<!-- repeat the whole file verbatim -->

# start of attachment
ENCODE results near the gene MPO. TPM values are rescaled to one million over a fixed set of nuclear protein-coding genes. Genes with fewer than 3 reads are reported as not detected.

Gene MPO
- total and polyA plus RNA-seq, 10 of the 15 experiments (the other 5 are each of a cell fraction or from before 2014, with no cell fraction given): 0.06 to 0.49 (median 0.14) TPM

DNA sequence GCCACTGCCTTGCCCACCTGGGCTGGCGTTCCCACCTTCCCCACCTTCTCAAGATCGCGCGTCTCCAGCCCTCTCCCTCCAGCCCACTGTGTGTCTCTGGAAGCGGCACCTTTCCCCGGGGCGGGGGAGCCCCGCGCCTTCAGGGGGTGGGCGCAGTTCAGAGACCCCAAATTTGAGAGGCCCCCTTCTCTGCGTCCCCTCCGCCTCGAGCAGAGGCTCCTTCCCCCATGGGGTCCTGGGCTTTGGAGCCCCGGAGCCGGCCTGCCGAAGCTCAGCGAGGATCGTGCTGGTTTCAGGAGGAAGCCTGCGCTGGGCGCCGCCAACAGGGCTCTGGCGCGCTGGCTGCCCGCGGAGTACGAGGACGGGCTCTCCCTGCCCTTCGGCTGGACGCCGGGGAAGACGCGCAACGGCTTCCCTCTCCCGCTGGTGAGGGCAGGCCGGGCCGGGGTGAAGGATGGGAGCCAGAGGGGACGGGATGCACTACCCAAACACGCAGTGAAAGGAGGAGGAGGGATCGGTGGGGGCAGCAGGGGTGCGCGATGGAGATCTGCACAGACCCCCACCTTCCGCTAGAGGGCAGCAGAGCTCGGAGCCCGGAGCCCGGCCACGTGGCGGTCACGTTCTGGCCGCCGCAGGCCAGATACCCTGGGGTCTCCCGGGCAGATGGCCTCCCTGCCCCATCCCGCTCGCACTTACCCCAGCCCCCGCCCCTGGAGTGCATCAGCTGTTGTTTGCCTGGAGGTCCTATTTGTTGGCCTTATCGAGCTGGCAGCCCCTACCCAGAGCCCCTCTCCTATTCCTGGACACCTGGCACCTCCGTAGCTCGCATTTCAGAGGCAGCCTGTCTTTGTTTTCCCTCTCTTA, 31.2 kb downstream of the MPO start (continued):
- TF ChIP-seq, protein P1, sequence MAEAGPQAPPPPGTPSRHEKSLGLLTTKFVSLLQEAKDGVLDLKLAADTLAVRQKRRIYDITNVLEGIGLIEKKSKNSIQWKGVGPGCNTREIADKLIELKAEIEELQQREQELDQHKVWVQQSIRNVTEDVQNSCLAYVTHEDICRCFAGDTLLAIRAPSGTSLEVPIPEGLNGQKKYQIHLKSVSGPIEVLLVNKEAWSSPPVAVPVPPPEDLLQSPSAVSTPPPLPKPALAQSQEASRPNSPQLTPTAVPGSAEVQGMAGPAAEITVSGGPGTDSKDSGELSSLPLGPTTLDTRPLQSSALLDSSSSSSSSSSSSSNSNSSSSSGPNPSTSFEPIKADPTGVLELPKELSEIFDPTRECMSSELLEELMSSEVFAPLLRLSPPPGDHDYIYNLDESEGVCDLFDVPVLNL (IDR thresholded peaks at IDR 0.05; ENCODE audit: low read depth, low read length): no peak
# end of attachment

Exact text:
ENCODE results near the gene MPO. TPM values are rescaled to one million over a fixed set of nuclear protein-coding genes. Genes with fewer than 3 reads are reported as not detected.

Gene MPO
- total and polyA plus RNA-seq, 10 of the 15 experiments (the other 5 are each of a cell fraction or from before 2014, with no cell fraction given): 0.06 to 0.49 (median 0.14) TPM

DNA sequence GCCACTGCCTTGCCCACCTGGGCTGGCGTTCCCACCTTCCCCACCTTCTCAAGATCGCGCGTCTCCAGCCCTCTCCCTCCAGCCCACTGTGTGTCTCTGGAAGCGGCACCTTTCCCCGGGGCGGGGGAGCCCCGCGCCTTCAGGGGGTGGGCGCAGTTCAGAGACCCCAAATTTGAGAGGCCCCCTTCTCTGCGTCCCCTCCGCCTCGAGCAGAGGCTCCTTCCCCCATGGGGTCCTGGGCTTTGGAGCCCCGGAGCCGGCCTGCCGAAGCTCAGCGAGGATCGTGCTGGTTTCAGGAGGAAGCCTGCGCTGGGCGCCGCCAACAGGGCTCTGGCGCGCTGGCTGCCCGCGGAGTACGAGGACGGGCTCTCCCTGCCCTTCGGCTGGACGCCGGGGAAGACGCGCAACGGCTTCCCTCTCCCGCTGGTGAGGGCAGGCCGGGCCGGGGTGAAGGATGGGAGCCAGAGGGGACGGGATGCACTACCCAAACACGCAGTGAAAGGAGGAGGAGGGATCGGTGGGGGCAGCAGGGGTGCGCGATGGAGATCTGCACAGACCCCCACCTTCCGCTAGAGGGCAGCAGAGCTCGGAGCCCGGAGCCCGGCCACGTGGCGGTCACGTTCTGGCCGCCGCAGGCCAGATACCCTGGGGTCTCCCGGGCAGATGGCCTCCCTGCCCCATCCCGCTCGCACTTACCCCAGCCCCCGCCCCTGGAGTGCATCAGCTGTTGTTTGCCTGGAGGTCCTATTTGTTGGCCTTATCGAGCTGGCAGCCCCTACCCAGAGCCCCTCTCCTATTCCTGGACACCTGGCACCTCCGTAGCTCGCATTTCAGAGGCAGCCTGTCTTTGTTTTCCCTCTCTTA, 31.2 kb downstream of the MPO start (continued):
- TF ChIP-seq, protein P1, sequence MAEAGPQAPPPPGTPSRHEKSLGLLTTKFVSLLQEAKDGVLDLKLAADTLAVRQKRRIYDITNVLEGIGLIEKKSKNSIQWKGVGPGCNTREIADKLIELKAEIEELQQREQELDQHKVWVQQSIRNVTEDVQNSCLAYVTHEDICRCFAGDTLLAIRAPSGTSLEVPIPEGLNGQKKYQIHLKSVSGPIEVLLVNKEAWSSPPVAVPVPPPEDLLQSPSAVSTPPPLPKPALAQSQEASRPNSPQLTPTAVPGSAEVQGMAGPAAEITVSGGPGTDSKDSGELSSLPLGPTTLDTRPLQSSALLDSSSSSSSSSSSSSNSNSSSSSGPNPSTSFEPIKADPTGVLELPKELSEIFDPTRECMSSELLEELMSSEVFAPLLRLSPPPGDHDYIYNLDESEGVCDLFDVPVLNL (IDR thresholded peaks at IDR 0.05; ENCODE audit: low read depth, low read length): no peak